Iran, China mull ban on fossil fuel cars, motorcycles

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By Nasir Mahmood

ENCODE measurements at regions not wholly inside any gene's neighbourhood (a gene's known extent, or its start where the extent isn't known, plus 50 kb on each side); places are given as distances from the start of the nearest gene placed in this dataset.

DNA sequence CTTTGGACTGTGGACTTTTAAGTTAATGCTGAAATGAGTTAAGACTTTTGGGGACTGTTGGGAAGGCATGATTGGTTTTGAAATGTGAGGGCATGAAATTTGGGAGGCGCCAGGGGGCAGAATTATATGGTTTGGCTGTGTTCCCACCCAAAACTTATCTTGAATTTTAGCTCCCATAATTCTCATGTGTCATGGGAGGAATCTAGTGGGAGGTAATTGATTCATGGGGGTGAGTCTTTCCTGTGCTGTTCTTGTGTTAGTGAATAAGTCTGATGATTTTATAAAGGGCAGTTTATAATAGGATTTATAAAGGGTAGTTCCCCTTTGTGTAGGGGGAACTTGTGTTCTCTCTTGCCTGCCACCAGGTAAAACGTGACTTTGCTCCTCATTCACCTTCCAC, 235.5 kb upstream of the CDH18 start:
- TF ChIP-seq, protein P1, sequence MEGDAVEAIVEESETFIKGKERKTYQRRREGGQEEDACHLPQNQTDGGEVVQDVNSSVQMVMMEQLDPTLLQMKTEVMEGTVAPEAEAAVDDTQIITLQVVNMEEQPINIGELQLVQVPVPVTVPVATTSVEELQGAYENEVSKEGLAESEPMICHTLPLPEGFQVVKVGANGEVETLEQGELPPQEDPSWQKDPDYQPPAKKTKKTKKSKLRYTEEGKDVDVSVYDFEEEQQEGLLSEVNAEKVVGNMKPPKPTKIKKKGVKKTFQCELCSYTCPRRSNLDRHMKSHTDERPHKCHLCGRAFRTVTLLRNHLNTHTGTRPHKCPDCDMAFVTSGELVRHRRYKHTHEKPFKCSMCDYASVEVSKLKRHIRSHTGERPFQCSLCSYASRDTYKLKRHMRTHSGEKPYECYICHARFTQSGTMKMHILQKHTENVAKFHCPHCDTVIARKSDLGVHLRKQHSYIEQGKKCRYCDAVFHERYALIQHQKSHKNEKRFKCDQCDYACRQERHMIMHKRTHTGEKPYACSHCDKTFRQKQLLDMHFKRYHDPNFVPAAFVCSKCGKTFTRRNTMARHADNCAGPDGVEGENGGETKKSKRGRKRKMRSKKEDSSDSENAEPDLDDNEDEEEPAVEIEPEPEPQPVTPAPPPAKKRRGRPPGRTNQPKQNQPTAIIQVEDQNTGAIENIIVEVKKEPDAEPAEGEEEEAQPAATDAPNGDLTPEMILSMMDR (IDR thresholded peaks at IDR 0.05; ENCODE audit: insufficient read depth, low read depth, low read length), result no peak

KARACHI: There is no scope for electric vehicles in Pakistan in the near future. Automobile experts and engineers made the forecast to a query from ‘National Courier’ with reference to the latest development in two neighbouring countries of Iran and China where electric motorcycles and cars are being introduced rapidly. They disclosed that hybrid vehicles of Toyota and Honda brands have miserably failed in Pakistan what to mention of the only electric vehicles. The sources quoted that Pakistan produced more than 2.4 million motorcycles last year by over 100 local assemblers. Production of motorcycles in Iran has declined sharply in recent years and more than 200 companies have been forced to down their shutters and send thousands of workers home. They said during the past decade more than 85% of motorbike producers had no option but to call it quits. From the total 240 manufacturing companies 10 years ago the number has dwindled to 25. During the first five months of the current fiscal that started in March less than 40,000 units were produced – down 86% compared to the same period last year. The huge drop in motorcycle production is partly due to the introduction of new regulations. Last October, the government of President Hassan Rouhani put an end to production of carburetor-equipped motorcycles. The move was part of the administration’s efforts to cut production of vehicles and motorcycles notorious for high emission and fuel consumption. One of the main rulings introduced by the government in this regard was a ban on production of carburetor-equipped vehicles (introduced in 2003). However, up until 2016 motorbikes were exempted from the general ruling. According to observers, imported motorbikes are now dominant and are getting gradually more popular. The Iran government has plans to offer local companies incentives and encourage them to focus on electric bikes. Electric motorbikes have become trendy in Iran with government bodies offering incentives for their production and universities conducting research on design and improving the power and life of batteries. Tehran City Council, saddled with the unending problem of air and noise pollution plus the torturous traffic congestion in the capital, is offering grants to people wanting to buy electric motorbikes. On the other hand, China, the world’s biggest auto market, is considering a ban on fossil fuel cars in a major boost to the production of electric vehicles as it seeks to ease pollution. The move would follow similar plans announced by France and Britain to outlaw the sale of petrol and diesel cars and vans from 2040 to clamp down on harmful emissions. The Chinese government has stressed that enterprises should strive to improve the level of energy saving for traditional cars, and vigorously develop new energy vehicles according to assessment requirements. China produced and sold more than 28 million vehicles last year, according to the International Organization of Motor Vehicle Manufacturers. The sale of new energy vehicles topped 500,000 in the world’s second largest economy in 2016, over 50 percent more than the previous year, according to national industry figures. The government introduced in June a draft regulation to compel automakers to produce more electrically-powered vehicles by 2020 through a complex quota system. As the measure looms, foreign auto makers have announced plans to boost the production of electric cars in China. Volvo will introduce its first 100-percent electric car in China in 2019, while Ford will market its first hybrid vehicle in early 2018 and envisions 70 percent of all Ford cars available in China will have electric options by 2025.

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